Steve Holmes has some helpful comments on the complementarian/egalitarian debate here, raising questions about the possibility of forging areas of common ground between advocates of the positions.
It is very late here, and I am not sure how coherent the following thoughts will be, but one thing that I find interesting in this particular debate is the degree to which opposing designations can frequently mask significant similarities in actual practice, especially in the context of the family. When one looks at couples who claim to be egalitarian in their approach to marriage and couples that claim to be complementarian, there is often little difference between the two. I am sure that there are occasions when an objective observer might find it hard to determine which couple was which if not told beforehand. In practice, the differences that these distinctions make (especially within the context of family life) may be relatively minor.
On such an occasion, playing a game of ‘Theological Taboo’ may be helpful. For those who haven’t played it before, Taboo is a game in which you have to get your teammates to guess a word written on a card, without using either the word, or any of the other five associated words mentioned on the card. ‘Theological Taboo’ is a variation on this game, in which we withdraw controversial and loaded terms from circulation within the debate entirely, and seek to say what we wish to say without employing them at all. In the case of this particular theological debate, for instance, in addition to dropping ‘complementarian’ and ‘egalitarian’ from our vocabulary, this could involve forgoing associated terms such as ‘authority’, ‘leadership’, ‘submission’.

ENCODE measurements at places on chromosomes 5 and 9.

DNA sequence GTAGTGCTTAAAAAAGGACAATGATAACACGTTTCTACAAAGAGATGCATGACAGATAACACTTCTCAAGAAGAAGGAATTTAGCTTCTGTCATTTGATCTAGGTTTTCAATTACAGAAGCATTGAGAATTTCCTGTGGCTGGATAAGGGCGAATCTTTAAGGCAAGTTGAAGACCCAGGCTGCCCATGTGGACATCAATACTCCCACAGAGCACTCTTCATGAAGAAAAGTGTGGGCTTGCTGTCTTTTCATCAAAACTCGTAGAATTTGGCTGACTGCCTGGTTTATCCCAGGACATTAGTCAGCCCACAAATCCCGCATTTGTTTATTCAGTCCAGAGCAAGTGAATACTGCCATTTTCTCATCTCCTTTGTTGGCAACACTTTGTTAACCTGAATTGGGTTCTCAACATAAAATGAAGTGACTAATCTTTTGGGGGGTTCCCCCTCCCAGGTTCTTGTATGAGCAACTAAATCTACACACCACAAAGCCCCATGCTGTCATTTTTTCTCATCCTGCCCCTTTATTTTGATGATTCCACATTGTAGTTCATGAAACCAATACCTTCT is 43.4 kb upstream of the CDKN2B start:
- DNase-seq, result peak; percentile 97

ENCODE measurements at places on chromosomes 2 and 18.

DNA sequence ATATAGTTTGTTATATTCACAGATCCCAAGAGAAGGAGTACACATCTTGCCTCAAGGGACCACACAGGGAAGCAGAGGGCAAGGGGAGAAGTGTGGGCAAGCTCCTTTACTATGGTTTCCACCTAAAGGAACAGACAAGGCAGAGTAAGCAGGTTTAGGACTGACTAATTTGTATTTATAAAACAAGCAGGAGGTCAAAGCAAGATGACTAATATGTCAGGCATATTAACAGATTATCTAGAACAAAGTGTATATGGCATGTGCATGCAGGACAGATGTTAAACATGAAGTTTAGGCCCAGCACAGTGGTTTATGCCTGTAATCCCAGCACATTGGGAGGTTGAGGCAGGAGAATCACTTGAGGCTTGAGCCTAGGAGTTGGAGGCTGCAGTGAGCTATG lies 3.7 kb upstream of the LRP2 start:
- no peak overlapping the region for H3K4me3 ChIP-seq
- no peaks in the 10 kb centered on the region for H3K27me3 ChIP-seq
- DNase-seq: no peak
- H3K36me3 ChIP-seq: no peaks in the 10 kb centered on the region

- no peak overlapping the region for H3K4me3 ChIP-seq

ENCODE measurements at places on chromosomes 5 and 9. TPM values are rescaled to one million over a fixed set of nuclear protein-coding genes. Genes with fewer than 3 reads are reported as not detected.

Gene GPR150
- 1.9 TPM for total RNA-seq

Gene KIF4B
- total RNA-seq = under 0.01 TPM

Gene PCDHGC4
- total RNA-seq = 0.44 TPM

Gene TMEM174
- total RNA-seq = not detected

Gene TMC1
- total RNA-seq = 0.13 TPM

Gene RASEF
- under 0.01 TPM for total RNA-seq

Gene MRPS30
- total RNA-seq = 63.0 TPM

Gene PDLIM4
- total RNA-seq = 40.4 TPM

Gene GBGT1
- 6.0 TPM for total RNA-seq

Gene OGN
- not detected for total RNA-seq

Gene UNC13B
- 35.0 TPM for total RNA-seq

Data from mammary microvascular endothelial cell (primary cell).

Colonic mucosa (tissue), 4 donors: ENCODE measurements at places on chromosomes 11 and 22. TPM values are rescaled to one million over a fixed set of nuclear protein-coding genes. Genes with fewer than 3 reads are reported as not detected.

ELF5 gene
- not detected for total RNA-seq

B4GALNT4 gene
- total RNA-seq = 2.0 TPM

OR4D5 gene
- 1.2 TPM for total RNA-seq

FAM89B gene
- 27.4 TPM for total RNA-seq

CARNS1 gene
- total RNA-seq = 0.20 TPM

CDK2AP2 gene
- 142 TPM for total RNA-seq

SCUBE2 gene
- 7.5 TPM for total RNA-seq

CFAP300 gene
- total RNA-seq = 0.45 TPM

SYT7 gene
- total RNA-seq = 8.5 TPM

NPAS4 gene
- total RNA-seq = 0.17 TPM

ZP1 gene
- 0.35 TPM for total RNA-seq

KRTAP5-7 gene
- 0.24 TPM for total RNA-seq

Such theological labels can be like different-shaped suitcases. While they serve important purposes, about which more anon, they also can conceal both similarities and differences. When these suitcases are dispensed with we might be surprised at how similar the contents of those with different suitcases have been all along, and how startlingly different the contents of many of those who shared the same suitcase are. An excessive focus upon the suitcases over their contents can lead to a failure to expose the unpleasant ideological commitments and practices stowed away in our theological companions’ luggage. Removing the suitcases from the picture for a while can provide a context in which alliances can be renegotiated and common ground can be formed both within one’s own theological position and also with those without in order to tackle abuses. Too many people are passed through theological customs unchecked simply because they are carrying a friendly looking suitcase.